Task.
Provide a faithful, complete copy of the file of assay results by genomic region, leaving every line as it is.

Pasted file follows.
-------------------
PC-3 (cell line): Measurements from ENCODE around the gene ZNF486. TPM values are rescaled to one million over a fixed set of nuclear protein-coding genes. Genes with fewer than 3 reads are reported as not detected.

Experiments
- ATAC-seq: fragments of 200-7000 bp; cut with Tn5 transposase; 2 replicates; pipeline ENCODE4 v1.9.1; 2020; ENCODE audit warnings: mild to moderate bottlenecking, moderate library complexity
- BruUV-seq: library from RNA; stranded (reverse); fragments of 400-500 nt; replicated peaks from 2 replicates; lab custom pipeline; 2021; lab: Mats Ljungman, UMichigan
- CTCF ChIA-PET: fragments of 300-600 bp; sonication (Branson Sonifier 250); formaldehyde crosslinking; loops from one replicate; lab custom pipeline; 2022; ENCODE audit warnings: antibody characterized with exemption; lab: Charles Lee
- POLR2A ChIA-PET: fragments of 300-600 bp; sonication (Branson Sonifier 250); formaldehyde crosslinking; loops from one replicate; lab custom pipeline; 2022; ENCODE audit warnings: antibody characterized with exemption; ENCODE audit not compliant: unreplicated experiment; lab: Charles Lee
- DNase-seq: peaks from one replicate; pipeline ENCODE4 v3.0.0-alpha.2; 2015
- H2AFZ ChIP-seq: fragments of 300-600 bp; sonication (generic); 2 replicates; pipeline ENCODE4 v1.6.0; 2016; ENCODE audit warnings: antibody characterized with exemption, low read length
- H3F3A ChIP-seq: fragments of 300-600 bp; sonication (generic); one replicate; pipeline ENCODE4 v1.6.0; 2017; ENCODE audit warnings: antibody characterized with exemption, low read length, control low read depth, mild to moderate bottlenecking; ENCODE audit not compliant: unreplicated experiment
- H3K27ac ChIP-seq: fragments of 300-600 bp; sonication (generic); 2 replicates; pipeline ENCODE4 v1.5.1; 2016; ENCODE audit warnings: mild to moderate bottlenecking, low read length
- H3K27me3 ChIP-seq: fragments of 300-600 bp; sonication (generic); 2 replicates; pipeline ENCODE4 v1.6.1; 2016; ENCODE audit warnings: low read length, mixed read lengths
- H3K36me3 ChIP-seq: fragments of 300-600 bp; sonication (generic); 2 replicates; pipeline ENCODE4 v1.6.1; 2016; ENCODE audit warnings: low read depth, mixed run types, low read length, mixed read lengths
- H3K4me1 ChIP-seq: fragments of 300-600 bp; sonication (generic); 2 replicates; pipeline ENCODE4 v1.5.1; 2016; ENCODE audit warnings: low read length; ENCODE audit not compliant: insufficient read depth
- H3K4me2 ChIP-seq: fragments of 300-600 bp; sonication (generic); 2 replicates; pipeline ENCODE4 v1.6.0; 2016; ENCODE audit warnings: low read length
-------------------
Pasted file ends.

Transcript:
PC-3 (cell line): Measurements from ENCODE around the gene ZNF486. TPM values are rescaled to one million over a fixed set of nuclear protein-coding genes. Genes with fewer than 3 reads are reported as not detected.

Experiments
- ATAC-seq: fragments of 200-7000 bp; cut with Tn5 transposase; 2 replicates; pipeline ENCODE4 v1.9.1; 2020; ENCODE audit warnings: mild to moderate bottlenecking, moderate library complexity
- BruUV-seq: library from RNA; stranded (reverse); fragments of 400-500 nt; replicated peaks from 2 replicates; lab custom pipeline; 2021; lab: Mats Ljungman, UMichigan
- CTCF ChIA-PET: fragments of 300-600 bp; sonication (Branson Sonifier 250); formaldehyde crosslinking; loops from one replicate; lab custom pipeline; 2022; ENCODE audit warnings: antibody characterized with exemption; lab: Charles Lee
- POLR2A ChIA-PET: fragments of 300-600 bp; sonication (Branson Sonifier 250); formaldehyde crosslinking; loops from one replicate; lab custom pipeline; 2022; ENCODE audit warnings: antibody characterized with exemption; ENCODE audit not compliant: unreplicated experiment; lab: Charles Lee
- DNase-seq: peaks from one replicate; pipeline ENCODE4 v3.0.0-alpha.2; 2015
- H2AFZ ChIP-seq: fragments of 300-600 bp; sonication (generic); 2 replicates; pipeline ENCODE4 v1.6.0; 2016; ENCODE audit warnings: antibody characterized with exemption, low read length
- H3F3A ChIP-seq: fragments of 300-600 bp; sonication (generic); one replicate; pipeline ENCODE4 v1.6.0; 2017; ENCODE audit warnings: antibody characterized with exemption, low read length, control low read depth, mild to moderate bottlenecking; ENCODE audit not compliant: unreplicated experiment
- H3K27ac ChIP-seq: fragments of 300-600 bp; sonication (generic); 2 replicates; pipeline ENCODE4 v1.5.1; 2016; ENCODE audit warnings: mild to moderate bottlenecking, low read length
- H3K27me3 ChIP-seq: fragments of 300-600 bp; sonication (generic); 2 replicates; pipeline ENCODE4 v1.6.1; 2016; ENCODE audit warnings: low read length, mixed read lengths
- H3K36me3 ChIP-seq: fragments of 300-600 bp; sonication (generic); 2 replicates; pipeline ENCODE4 v1.6.1; 2016; ENCODE audit warnings: low read depth, mixed run types, low read length, mixed read lengths
- H3K4me1 ChIP-seq: fragments of 300-600 bp; sonication (generic); 2 replicates; pipeline ENCODE4 v1.5.1; 2016; ENCODE audit warnings: low read length; ENCODE audit not compliant: insufficient read depth
- H3K4me2 ChIP-seq: fragments of 300-600 bp; sonication (generic); 2 replicates; pipeline ENCODE4 v1.6.0; 2016; ENCODE audit warnings: low read length